Experts say that accelerationism exists more on a continuum than as a distinct offshoot of the Proud Boys’ more mainstream conservative tendencies. Matthew Kriner, the managing director of the Accelerationism Research Consortium, told Raw Story that the Proud Boys as a whole are “mobilized around broader grievance narratives that are accelerationist in nature,” even if not every individual member is necessarily motivated by a desire for accelerationist violence.
But the Great Basin, Maryland-DC and Mid-Missouri chapters, which frequently share each other’s content, have self-consciously embraced accelerationism.
A Feb. 5 post by the Great Basin chapter most clearly articulates the underlying philosophy, using homophobic language.
“Stop looking back at 2019 with rose-tinted glasses,” the post reads. “Everything has been gay for a long time. The only way forward is with three feet on the gas pedal. Accelerate the world; decelerate your tribe.”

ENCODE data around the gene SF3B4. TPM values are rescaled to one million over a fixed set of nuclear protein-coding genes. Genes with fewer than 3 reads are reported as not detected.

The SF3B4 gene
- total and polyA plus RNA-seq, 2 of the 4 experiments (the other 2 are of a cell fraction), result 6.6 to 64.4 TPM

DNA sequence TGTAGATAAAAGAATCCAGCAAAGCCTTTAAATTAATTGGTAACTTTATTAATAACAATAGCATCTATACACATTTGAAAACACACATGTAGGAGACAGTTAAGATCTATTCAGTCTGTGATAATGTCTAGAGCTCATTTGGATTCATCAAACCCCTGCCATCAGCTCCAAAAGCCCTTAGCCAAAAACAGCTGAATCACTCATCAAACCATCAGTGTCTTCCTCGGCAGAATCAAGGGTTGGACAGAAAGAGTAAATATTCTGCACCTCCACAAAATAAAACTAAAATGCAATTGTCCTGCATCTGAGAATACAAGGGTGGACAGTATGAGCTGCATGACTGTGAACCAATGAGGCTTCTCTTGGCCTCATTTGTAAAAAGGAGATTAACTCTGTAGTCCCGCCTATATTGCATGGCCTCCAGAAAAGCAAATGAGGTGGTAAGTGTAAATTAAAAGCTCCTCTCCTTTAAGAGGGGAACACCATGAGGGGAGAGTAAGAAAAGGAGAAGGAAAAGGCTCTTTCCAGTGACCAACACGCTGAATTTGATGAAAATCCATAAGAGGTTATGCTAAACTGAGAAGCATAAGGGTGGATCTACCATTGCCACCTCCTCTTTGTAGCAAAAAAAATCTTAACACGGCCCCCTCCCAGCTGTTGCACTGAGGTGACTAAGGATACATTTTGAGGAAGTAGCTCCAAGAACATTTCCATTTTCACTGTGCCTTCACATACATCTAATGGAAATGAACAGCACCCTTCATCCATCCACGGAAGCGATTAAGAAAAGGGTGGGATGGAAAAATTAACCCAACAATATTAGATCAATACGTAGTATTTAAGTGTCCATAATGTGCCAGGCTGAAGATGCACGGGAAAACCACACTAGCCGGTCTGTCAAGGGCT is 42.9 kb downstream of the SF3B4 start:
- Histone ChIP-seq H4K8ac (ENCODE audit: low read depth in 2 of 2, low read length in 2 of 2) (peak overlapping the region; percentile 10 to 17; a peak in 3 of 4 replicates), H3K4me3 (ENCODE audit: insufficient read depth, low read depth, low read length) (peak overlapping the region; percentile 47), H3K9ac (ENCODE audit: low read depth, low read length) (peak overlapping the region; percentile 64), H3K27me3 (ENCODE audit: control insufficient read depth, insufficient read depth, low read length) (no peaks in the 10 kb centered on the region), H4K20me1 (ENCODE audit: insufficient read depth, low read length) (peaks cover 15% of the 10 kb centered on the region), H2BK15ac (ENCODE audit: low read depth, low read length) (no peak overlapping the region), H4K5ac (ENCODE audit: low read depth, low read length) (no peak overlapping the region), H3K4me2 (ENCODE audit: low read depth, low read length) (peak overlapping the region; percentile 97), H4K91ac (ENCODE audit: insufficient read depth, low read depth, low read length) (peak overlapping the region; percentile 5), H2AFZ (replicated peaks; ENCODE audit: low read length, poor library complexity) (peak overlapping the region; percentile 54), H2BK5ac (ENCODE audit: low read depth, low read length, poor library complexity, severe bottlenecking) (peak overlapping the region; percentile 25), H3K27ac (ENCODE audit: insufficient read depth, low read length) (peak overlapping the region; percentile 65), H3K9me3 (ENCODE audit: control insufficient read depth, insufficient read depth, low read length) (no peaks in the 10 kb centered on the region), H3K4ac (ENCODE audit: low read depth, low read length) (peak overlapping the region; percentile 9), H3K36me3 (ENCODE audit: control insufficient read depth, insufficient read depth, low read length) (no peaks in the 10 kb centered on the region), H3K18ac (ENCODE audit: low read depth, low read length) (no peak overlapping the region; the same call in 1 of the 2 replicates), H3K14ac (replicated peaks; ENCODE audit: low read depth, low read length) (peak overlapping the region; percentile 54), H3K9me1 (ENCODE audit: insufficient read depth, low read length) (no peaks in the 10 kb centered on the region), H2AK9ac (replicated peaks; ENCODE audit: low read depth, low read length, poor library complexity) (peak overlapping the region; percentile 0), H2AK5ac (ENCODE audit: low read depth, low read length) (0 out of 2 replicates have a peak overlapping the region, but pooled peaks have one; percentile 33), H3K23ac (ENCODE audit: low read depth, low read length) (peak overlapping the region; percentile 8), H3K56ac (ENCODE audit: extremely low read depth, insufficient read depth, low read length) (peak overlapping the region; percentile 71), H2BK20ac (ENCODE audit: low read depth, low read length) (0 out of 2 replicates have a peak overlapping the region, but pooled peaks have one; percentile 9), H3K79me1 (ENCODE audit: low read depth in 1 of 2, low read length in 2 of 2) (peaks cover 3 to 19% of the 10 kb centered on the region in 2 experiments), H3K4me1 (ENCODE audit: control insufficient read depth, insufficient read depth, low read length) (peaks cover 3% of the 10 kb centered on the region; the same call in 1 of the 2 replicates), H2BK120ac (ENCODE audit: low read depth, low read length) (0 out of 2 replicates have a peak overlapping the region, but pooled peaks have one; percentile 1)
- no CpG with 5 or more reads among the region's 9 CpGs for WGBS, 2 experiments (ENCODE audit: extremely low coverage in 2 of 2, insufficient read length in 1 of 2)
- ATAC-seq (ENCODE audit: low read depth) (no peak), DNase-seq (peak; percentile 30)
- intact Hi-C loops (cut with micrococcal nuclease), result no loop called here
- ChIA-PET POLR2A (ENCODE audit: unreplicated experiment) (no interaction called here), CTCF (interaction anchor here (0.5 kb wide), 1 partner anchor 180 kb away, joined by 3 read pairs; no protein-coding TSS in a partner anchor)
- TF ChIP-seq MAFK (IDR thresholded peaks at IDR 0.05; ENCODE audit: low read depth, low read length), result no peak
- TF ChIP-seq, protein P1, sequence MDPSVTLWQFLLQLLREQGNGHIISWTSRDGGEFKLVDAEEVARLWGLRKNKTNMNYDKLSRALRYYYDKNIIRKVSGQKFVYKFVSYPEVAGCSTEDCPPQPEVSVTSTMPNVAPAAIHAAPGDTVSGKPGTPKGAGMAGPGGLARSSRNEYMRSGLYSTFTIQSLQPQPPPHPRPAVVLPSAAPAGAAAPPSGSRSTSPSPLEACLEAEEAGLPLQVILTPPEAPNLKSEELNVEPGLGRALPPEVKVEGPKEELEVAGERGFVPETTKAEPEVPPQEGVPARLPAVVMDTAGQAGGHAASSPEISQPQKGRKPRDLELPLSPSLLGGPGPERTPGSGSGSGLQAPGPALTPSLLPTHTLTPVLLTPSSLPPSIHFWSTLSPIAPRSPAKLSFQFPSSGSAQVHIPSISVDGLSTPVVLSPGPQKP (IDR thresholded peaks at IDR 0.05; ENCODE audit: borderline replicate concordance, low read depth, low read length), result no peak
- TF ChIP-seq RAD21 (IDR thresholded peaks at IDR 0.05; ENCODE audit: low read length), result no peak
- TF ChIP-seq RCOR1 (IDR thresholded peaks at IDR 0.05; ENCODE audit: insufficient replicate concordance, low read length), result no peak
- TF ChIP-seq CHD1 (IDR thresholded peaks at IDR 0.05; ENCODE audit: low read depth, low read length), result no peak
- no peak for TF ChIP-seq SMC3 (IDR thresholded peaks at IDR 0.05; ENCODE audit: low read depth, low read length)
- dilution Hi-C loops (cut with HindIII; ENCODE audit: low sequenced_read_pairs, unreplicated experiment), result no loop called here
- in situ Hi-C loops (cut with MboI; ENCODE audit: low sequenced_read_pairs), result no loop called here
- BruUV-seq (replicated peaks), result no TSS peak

A screengrab of an anonymous post on 4chan that was circulated on Telegram on Feb. 2 by Maryland-DC and forwarded by Great Basin and Mid-Missouri appears to apply the concept to the trucker convoys that are currently crippling commerce in Canada. Also deploying homophobic language to imply inferiority on the part of their enemies, the author writes, “The honking is so incredibly effective at causing accelerated menticide in normalfags, it is tantamount to a miracle. There is no need to boil the frog or slow roll the honkening [sic]. These people have no principles or convections [sic], they will not fight for anything because they stand for nothing. Honking is literally the ACCELERATE meme applied in real-time. They are breaking down so fast that the narrative writers don’t know what to do.”
The tension between the classical liberal position that the Proud Boys attempt to project to outsiders and unrepentant ethno-nationalism continues to play out. In a post last November, the Cape Fear chapter in southeastern North Carolina articulated an exceptionalist view of the United States as uniquely color-blind.